On-Demand Publishing Power Grab I just received this from The Author's Guild: Last week Amazon announced that it would be requiring that all books that it sells that are produced through on-demand means be printed by BookSurge, their in-house on-demand printer/publisher. Amazon pitched this as a customer service matter, a means for more speedily delivering print-on-demand books and allowing for the bundling of shipments with other items purchased at the same time from Amazon. It also put a bit of an environmental spin on the move — claiming less transportation fuel is used (this is unlikely, but that's another story) when all items are shipped directly from Amazon.
We, and many others, think something else is afoot. Ingram Industries' Lightning Source is currently the dominant printer for on-demand titles, and they appear to be quite efficient at their task. They ship on-demand titles shortly after they are ordered through Amazon directly to the customer. It's a nice business for Ingram, since they get a percentage of the sales and a printing fee for every on-demand book they ship. Amazon would be foolish not to covet that business. What's the rub? Once Amazon owns the supply chain, it has effective control of much of the "long tail" of publishing — the enormous number of titles that sell in low volumes but which, in aggregate, make a lot of money for the aggregator. Since Amazon has a firm grip on the retailing of these books (it's uneconomic for physical book stores to stock many of these titles), owning the supply chain would allow it to easily increase its profit margins on these books: it need only insist on buying at a deeper discount — or it can choose to charge more for its printing of the books — to increase its profits. Most publishers could do little but grumble and comply.
We suspect this maneuver by Amazon is far more about profit margin than it is about customer service or fossil fuels. The potential big losers (other than Ingram) if Amazon does impose greater discounts on the industry, are authors — since many are paid for on-demand sales based on the publisher's gross revenues — and publishers. We're reviewing the antitrust and other legal implications of Amazon's bold move. If you have any information on this matter that you think could be helpful to us, please call us at (212) 563-5904 and ask for the legal services department, or send an e-mail to firstname.lastname@example.org.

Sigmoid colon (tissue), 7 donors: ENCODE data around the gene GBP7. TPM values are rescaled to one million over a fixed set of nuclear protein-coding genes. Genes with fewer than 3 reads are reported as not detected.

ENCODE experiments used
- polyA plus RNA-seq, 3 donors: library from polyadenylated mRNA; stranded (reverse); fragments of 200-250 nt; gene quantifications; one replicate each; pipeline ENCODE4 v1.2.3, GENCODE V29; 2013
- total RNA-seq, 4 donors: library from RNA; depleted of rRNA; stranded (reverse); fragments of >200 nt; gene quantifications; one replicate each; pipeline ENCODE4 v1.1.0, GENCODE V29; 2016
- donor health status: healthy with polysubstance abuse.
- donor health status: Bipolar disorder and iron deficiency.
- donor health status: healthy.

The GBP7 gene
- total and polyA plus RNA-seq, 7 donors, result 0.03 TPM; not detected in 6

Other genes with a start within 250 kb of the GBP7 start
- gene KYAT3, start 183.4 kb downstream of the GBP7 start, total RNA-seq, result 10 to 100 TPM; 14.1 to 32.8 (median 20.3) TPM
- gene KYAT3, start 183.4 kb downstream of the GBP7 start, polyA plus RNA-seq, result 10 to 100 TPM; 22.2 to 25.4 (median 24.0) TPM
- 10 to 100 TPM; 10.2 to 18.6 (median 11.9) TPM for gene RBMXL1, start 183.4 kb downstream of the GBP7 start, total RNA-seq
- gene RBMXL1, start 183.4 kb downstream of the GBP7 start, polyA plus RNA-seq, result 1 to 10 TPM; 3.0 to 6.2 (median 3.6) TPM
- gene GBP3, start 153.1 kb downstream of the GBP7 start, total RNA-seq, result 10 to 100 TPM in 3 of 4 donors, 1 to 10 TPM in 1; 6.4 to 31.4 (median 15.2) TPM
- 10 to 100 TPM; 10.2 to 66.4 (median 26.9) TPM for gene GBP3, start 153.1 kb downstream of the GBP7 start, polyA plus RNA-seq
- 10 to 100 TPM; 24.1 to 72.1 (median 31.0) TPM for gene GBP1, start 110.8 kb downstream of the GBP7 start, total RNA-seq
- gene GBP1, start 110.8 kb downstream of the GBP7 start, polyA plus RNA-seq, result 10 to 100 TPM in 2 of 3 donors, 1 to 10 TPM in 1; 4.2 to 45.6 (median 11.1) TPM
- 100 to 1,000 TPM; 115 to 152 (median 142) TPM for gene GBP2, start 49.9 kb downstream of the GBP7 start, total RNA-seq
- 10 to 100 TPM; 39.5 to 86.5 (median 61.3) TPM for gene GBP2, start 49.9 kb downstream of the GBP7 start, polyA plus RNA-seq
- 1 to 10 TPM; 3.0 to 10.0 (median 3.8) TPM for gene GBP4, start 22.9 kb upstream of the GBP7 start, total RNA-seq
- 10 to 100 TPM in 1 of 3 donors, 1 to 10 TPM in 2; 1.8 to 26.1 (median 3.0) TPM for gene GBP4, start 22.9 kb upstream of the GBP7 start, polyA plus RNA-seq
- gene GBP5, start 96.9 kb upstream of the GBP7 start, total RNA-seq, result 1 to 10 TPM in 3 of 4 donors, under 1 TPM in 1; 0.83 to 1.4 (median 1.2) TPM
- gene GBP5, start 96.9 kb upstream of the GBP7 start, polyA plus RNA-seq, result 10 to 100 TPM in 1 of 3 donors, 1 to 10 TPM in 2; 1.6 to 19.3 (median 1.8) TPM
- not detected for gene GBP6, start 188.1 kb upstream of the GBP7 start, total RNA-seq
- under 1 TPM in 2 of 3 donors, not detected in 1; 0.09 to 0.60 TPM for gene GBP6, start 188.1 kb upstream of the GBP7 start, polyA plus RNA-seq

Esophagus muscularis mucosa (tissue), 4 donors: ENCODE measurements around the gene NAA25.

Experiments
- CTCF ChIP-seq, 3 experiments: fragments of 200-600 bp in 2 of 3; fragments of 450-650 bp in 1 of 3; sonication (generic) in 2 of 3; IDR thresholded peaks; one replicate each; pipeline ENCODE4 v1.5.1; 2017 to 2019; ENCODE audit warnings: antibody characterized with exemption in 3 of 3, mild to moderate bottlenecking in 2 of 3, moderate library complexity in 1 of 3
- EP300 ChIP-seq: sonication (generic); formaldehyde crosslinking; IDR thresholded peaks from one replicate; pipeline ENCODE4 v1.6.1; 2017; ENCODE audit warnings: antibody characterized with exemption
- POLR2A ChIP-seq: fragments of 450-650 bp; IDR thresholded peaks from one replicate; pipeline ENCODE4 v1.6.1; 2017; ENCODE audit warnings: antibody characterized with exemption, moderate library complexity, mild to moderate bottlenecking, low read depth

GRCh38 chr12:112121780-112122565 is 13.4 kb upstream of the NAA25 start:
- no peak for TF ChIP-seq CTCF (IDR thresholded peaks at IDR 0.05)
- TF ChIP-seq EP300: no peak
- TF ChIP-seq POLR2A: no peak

5 questions to ask yourself to find your latent talents and interests
As the soul takes over your personality, your interests are likely to change, as well as your values, motivations, and actions. You may also find new talents emerging from within, things you may not have suspected you knew how to do.
1. What interests and activities have I been doing, in one form or another, since I was a small child? How might these evolve to the next level?
2. What interests and activities engage me so thoroughly that I lose track of time? How can I integrate more of these into my work? And what other things, that I normally gloss over, could become abiding interests if I gave them the same kind of attention?
3. How much of what I do during any given week focuses primarily on my senses? Make a list of your activities that involve sight, sound, touch, taste, and smell. Then add at least ten more possible ways to experience each sense. Try doing some of them and see what new ideas they generate.
4. What are my main activities, talents, skills, and interests? If I combined two or more of these at the same time, what might that look like? What new experience might be generated? What activities would provide me with an experience where I can use multiple parts of myself at once?
5. What five new things would I like to study? What five new places would I like visit? What five new books would I like to read? What five new experiences would I like to have? What five new kinds of people would I like to meet? What five new creative projects would I like to undertake? What five new habits in myself would I like to develop?
This material is copyrighted by Penney Peirce, from The Intuitive Way, second edition